Hunt soon signed with the Powers agency, acquiring a widely desired position as a model and “Powers Girl.” Working as a model, she met photographers Robert and Sarah Mack who introduced her to producer Gabriel Pascal, all of whom felt she showed promise as an actress. The Mack’s relocated to Los Angeles, where they opened a public relations office. After getting their feet wet in Hollywood, they brought her out from New York and ran an experiment in reverse psychology.
Informing the studios that Hunt was New York’s Number One Model (a lie in itself), they encouraged her to tell reporters she wanted nothing to do with acting. Hunt became nationwide news under the headline “Model Spurns Hollywood,” and she soon had three studios offering her screen tests. She signed a seven-year contract with Paramount where she would play a string of ingénue and love interest roles. Paramount declined to renew her contract in 1938 and Hunt embarked on freelance acting work, which eventually led to a new contract with MGM.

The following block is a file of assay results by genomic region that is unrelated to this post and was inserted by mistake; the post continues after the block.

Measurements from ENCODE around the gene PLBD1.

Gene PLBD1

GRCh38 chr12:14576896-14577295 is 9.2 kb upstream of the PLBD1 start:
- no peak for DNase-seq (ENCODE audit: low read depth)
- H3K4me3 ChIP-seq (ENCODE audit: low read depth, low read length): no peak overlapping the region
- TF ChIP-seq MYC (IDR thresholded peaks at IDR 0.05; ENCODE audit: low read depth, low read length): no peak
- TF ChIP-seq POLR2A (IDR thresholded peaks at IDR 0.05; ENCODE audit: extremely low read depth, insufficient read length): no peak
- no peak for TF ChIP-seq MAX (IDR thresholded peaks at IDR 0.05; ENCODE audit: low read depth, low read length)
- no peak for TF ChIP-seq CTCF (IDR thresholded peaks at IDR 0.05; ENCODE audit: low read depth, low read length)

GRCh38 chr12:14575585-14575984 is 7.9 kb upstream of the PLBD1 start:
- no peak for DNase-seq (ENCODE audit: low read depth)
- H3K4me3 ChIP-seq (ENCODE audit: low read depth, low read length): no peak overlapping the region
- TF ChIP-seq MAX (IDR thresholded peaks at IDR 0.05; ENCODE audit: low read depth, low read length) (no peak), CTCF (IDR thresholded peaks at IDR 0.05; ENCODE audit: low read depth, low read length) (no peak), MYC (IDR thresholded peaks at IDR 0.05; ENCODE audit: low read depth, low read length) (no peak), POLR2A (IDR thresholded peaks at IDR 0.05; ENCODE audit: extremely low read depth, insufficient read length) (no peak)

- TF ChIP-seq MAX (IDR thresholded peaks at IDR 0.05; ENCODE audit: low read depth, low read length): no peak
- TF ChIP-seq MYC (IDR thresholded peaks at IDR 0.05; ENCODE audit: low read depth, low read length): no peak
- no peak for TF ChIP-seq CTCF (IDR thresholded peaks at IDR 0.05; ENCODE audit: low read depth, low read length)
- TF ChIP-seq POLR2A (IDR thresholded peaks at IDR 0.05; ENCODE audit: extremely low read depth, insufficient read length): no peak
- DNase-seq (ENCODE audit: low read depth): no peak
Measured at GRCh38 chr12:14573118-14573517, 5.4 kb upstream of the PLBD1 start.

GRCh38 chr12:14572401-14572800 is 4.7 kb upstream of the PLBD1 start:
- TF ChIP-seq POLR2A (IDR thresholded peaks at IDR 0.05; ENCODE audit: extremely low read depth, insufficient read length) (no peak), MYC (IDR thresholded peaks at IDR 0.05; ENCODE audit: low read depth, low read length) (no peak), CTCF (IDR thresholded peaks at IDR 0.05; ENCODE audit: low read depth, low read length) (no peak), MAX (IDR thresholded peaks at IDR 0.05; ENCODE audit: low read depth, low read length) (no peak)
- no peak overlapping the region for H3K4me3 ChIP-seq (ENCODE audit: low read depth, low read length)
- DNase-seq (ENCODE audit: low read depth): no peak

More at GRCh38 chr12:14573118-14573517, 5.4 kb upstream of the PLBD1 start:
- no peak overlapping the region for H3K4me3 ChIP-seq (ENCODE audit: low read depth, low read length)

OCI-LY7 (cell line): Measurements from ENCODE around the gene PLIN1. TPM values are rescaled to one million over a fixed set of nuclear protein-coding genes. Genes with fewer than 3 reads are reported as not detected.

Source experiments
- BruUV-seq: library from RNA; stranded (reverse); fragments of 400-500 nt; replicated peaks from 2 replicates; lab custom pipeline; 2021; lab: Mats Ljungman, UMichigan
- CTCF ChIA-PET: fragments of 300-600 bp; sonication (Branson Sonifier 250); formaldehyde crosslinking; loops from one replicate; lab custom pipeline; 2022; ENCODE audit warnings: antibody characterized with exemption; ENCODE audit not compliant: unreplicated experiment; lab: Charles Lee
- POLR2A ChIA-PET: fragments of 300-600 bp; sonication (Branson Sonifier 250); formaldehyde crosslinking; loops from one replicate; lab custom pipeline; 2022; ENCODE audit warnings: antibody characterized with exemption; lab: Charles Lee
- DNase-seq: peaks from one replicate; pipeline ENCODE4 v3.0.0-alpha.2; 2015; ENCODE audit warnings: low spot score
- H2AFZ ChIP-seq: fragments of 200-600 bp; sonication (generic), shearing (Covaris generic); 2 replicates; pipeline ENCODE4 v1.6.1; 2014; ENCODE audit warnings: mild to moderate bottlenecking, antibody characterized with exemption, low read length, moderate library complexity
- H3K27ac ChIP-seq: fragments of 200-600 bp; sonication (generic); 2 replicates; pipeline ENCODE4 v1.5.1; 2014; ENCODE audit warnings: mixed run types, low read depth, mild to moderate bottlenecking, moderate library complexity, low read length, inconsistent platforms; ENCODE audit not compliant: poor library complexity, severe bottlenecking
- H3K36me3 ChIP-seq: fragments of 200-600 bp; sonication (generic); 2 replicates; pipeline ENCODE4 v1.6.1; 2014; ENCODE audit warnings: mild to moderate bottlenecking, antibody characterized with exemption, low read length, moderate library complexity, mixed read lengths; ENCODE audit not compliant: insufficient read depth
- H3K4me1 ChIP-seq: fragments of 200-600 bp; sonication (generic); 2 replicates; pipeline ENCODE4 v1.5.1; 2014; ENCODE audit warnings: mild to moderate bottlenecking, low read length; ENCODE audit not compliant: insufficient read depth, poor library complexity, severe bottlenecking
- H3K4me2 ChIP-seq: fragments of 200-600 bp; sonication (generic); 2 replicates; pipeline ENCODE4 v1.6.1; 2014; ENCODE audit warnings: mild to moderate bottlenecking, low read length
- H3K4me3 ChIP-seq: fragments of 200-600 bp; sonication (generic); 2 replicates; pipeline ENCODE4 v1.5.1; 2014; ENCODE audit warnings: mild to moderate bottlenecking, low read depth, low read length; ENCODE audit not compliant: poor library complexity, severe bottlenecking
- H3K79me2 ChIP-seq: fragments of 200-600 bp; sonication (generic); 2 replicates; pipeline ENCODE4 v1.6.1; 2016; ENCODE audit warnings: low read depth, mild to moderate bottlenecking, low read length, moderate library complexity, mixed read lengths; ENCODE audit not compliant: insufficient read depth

She took on a supporting role opposite breakout star Lana Turner in MGM’s These Glamour Girls (1939). Hunt portrayed Betty Ainsbridge, a woman who commits suicide on a railway track after a failed elopement.
“My first suicide,” she says, “I was now an actress. It changed my career –I wasn’t a leading lady, I was now an actress. I could play that far-fetched, exaggerated role convincingly and not be accused of over-acting . . . No two roles alike from then on.”
Her role in These Glamour Girls led to a wide variety of parts, including one in which she aged from sixteen to death at sixty opposite Walter Brennan and a comedic turn as the dowdy Bennet sister Mary in MGM’s adaptation of Pride and Prejudice.
Hunt proudly states, “Before I was thirty, I had played four aging roles, and I was Hollywood’s youngest character actress.”
In 1943, Hunt took the first position that would send her on a lifelong path of activism. When her recent co-star Franchot Tone was unable to complete his term on the Screen Actors Guild board, Hunt stepped in to take his place.